Thursday, 13 December 2012
NYU student Josh Begley tried to tweet 10 years of US drone strikes in 10 minutes – but 12 hours later, he still hadn’t finished
On Tuesday, NYU student Josh Begley attempted to tweet the history of 10 years of US drone strikes in 10 minutes as part of a graduate project.
Twelve hours later, he had only reached March 2010.(...more)
Thursday, 6 December 2012
In a marked shift from his previously unqualified allegiance, Stephen Harper has told Benjamin Netanyahu that Canada does not support the Israeli government’s decision to revive plans for settlements east of Jerusalem.
The Prime Minister believes the settlements would further impair efforts to achieve peace between the Israeli and Palestinian peoples – a message he conveyed directly to the Israeli Prime Minister during a phone call Saturday, Foreign Affairs Minister John Baird told The Globe and Mail…
“The Palestinians’ actions last week were very unhelpful to the cause of peace, and the Israeli response of settlement expansion is very unhelpful to the cause of peace,” Mr. Baird said.(...more)
RAMALLAH, West Bank — The Palestinians will ask the U.N. Security Council to call for an Israeli settlement freeze, President Mahmoud Abbas and his advisers decided Tuesday, as part of an escalating showdown over Israel’s new plans to build thousands more homes on war-won land in and around Jerusalem.
Such construction will destroy any lingering hopes of setting up a Palestinian state, Abbas aides warned, as international anger over the settlement construction snowballed.
Israel announced the new plans after the U.N. last week recognized a state of Palestine in the West Bank, Gaza and east Jerusalem — lands Israel occupied in 1967 — as a non-member observer…
Israeli settlement construction lies at the heart of a four-year breakdown in peace talks, and was a major factor behind the Palestinians’ U.N. statehood bid. Since 1967, half a million Israelis have settled in the West Bank and east Jerusalem.(...more)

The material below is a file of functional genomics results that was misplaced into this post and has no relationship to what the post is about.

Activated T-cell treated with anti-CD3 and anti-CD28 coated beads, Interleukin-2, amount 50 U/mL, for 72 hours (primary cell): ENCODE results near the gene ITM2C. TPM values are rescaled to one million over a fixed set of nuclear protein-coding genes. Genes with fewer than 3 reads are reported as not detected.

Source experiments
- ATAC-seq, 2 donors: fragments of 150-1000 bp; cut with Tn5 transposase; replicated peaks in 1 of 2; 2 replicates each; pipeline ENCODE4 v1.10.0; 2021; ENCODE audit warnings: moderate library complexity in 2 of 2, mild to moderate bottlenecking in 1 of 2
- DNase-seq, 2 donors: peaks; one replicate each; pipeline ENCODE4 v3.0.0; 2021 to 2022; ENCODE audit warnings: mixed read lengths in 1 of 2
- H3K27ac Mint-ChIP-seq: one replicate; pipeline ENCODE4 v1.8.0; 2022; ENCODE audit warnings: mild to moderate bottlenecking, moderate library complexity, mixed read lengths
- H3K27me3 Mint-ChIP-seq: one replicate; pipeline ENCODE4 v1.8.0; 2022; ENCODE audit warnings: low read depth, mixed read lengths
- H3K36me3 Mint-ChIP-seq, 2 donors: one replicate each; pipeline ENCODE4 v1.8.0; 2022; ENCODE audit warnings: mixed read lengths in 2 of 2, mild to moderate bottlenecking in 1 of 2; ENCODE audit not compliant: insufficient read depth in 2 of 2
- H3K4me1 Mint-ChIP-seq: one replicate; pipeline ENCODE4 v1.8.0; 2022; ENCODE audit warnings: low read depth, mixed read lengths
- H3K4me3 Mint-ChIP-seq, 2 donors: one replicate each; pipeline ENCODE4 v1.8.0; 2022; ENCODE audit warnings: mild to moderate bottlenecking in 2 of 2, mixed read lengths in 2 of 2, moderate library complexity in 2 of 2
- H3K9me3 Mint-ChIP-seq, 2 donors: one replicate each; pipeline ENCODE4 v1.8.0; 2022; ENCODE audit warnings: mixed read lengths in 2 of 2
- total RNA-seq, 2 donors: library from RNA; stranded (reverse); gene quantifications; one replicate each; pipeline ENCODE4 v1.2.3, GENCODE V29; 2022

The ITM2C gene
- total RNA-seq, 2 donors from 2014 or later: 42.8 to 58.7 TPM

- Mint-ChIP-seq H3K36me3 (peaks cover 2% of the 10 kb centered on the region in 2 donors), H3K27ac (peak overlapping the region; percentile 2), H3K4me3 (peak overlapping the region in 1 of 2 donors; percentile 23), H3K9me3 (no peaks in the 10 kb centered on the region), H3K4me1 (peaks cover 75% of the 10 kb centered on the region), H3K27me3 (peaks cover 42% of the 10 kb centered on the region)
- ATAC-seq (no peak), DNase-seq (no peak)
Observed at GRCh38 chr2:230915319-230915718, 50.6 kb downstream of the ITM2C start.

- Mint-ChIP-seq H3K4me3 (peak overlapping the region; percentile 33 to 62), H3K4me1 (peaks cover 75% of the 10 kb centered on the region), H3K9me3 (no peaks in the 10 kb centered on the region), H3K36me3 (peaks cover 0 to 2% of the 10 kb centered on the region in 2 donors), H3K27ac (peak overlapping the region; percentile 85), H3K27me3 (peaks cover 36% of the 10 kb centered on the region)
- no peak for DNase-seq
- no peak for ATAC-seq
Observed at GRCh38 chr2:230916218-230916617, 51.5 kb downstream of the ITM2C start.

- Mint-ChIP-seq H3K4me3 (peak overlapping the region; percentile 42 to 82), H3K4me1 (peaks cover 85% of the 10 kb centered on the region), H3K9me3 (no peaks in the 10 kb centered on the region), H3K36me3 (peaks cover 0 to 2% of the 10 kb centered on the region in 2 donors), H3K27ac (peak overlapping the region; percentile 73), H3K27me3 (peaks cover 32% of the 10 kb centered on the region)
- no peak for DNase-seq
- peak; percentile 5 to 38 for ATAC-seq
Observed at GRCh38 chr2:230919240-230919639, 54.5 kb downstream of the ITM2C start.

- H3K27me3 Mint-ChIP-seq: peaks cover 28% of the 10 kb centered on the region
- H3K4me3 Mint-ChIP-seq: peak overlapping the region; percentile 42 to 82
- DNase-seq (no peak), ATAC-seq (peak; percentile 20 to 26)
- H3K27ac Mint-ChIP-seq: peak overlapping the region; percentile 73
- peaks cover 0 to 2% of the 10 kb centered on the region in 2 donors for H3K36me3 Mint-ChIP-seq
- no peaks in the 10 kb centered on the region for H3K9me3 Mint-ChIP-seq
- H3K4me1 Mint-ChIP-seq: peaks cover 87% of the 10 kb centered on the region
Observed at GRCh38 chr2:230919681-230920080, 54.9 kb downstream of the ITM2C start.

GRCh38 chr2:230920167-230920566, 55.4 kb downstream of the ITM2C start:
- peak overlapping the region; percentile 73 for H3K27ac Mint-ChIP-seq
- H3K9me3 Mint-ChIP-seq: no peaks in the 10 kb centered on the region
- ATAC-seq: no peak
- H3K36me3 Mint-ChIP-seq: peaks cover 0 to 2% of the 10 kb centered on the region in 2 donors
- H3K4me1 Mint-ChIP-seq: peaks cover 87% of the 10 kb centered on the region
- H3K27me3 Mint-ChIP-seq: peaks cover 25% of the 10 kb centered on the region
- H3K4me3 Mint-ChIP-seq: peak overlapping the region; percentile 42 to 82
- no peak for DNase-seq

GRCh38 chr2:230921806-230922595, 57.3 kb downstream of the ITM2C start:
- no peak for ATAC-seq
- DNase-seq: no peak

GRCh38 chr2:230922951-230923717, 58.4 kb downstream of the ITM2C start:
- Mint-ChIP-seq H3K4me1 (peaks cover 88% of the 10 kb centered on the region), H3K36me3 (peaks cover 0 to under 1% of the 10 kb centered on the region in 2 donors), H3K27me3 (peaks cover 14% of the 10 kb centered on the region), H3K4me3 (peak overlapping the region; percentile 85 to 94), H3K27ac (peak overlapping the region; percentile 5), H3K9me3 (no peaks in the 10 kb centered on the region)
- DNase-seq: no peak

Tuesday, 4 December 2012
The real story behind Operation Pillar of Defense in Gaza has not yet been investigated, but now that the explosions have stopped, we are obligated to delve into the truth. The decision to kill Hamas military chief Ahmed Jabari, which was the opening shot of the operation, was made even though he was involved in negotiations on signing a long-term cease-fire agreement.(...more)
BEIRUT, Lebanon — Fierce fighting on the battlefield and setbacks on the diplomatic front increased pressure on the embattled Syrian government as fresh signs emerged on Tuesday of a sustained battle for control of the capital…
The latest reports followed developments on Monday when a senior Turkish official said that Russia had agreed to a new diplomatic approach to seek ways to persuade President Bashar al-Assad to relinquish power, a possible weakening in Russia’s steadfast support for the government.(...more)
Friday, 30 November 2012
Rebels from the M23 group in the eastern DR Congo (DRC) say they have begun withdrawing from territory they captured from government troops.
The group’s full name – the March 23 Movement – refers to the date peace accords were signed in 2009 between the country’s government and the National Congress for the Defence of the People (CNDP), a rebel group comprised mostly of ethnic Tutsis.
About 500,000 people have fled their homes during seven months of fighting between the M23 rebels and government troops.
The US has dispatched a state department official to the region but has been careful to spare its allies, Rwanda and Uganda, anything beyond symbolic sanction – even though a UN report, released last week, concluded that the rebels have been backed by both neighbouring countries.(...more)